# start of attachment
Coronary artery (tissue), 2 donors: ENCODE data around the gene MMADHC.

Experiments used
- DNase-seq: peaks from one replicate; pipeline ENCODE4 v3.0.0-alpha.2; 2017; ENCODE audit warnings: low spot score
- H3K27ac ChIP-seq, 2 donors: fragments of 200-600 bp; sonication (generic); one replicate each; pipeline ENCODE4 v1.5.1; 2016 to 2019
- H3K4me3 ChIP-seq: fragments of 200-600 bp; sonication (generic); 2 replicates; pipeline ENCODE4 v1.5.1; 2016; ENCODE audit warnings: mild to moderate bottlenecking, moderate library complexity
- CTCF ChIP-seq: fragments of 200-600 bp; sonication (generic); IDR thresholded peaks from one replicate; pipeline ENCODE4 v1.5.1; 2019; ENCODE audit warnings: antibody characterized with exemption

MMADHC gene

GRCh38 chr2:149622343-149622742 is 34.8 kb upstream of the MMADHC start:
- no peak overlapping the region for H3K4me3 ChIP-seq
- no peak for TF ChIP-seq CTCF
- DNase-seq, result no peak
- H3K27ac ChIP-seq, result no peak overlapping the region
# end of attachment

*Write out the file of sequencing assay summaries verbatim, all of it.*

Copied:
Coronary artery (tissue), 2 donors: ENCODE data around the gene MMADHC.

Experiments used
- DNase-seq: peaks from one replicate; pipeline ENCODE4 v3.0.0-alpha.2; 2017; ENCODE audit warnings: low spot score
- H3K27ac ChIP-seq, 2 donors: fragments of 200-600 bp; sonication (generic); one replicate each; pipeline ENCODE4 v1.5.1; 2016 to 2019
- H3K4me3 ChIP-seq: fragments of 200-600 bp; sonication (generic); 2 replicates; pipeline ENCODE4 v1.5.1; 2016; ENCODE audit warnings: mild to moderate bottlenecking, moderate library complexity
- CTCF ChIP-seq: fragments of 200-600 bp; sonication (generic); IDR thresholded peaks from one replicate; pipeline ENCODE4 v1.5.1; 2019; ENCODE audit warnings: antibody characterized with exemption

MMADHC gene

GRCh38 chr2:149622343-149622742 is 34.8 kb upstream of the MMADHC start:
- no peak overlapping the region for H3K4me3 ChIP-seq
- no peak for TF ChIP-seq CTCF
- DNase-seq, result no peak
- H3K27ac ChIP-seq, result no peak overlapping the region